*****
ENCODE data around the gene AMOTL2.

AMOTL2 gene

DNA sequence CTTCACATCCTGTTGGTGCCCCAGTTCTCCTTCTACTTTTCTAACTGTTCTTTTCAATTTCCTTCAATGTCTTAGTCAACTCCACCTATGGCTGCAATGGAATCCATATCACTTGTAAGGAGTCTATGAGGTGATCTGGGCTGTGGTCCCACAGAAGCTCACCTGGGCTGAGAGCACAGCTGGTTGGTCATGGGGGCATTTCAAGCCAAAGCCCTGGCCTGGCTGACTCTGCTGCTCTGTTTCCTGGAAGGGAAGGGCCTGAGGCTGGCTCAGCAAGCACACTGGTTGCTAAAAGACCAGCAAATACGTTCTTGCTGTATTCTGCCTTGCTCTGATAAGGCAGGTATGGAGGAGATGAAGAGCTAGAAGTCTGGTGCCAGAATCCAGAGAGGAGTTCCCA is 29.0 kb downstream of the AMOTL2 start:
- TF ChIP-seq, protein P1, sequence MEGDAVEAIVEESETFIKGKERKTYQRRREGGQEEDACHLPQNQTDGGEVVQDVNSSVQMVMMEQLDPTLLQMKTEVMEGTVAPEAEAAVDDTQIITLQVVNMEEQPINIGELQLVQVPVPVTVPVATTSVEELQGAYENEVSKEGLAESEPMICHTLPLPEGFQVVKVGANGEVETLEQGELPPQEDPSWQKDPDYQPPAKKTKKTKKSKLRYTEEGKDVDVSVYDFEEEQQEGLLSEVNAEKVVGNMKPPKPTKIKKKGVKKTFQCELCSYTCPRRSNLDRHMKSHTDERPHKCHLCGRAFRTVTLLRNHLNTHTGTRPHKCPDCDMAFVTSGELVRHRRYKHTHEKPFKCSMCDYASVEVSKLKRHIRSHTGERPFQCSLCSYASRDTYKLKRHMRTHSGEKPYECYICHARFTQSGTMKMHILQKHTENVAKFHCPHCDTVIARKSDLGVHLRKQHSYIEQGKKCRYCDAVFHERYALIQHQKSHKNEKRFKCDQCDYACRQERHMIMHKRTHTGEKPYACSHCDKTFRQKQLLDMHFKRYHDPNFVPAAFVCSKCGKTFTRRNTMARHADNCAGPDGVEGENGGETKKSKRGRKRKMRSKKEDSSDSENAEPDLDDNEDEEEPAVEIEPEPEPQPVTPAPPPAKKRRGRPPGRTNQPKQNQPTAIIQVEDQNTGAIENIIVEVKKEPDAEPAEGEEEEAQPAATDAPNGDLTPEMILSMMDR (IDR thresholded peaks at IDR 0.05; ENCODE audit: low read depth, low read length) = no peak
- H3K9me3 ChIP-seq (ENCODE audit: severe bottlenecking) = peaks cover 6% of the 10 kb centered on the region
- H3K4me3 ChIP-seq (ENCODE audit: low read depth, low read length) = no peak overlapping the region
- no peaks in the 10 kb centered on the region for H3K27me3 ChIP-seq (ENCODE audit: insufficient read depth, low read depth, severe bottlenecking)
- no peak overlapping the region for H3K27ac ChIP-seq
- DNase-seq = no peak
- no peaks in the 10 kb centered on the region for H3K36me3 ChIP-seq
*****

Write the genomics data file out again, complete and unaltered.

ENCODE data around the gene AMOTL2.

AMOTL2 gene

DNA sequence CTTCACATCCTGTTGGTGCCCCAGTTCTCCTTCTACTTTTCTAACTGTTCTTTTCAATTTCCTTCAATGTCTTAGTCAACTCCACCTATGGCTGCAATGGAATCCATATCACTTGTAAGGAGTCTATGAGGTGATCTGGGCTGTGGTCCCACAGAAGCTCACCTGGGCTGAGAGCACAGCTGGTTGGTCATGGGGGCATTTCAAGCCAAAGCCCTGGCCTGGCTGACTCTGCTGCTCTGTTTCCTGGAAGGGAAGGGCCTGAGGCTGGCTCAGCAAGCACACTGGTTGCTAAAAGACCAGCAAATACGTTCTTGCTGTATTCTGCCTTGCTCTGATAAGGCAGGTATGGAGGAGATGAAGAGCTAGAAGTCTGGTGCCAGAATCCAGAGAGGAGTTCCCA is 29.0 kb downstream of the AMOTL2 start:
- TF ChIP-seq, protein P1, sequence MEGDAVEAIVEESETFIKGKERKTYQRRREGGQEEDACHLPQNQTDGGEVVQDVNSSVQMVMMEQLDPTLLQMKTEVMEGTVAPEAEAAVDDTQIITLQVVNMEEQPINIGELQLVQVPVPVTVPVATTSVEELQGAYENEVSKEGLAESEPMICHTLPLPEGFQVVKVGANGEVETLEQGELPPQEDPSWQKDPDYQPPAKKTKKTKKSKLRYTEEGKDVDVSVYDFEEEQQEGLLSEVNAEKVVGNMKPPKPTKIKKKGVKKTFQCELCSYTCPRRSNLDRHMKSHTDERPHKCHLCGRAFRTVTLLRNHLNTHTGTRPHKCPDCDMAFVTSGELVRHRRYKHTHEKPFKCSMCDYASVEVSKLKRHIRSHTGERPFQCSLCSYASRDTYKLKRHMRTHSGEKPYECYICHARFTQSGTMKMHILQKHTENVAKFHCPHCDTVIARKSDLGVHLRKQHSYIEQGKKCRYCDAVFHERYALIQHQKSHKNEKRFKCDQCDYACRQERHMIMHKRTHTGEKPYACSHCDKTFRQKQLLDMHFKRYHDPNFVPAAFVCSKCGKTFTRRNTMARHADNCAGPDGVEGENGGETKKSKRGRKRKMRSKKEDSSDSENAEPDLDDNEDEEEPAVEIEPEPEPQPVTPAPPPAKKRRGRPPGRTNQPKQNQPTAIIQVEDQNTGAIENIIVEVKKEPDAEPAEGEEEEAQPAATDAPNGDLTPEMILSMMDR (IDR thresholded peaks at IDR 0.05; ENCODE audit: low read depth, low read length) = no peak
- H3K9me3 ChIP-seq (ENCODE audit: severe bottlenecking) = peaks cover 6% of the 10 kb centered on the region
- H3K4me3 ChIP-seq (ENCODE audit: low read depth, low read length) = no peak overlapping the region
- no peaks in the 10 kb centered on the region for H3K27me3 ChIP-seq (ENCODE audit: insufficient read depth, low read depth, severe bottlenecking)
- no peak overlapping the region for H3K27ac ChIP-seq
- DNase-seq = no peak
- no peaks in the 10 kb centered on the region for H3K36me3 ChIP-seq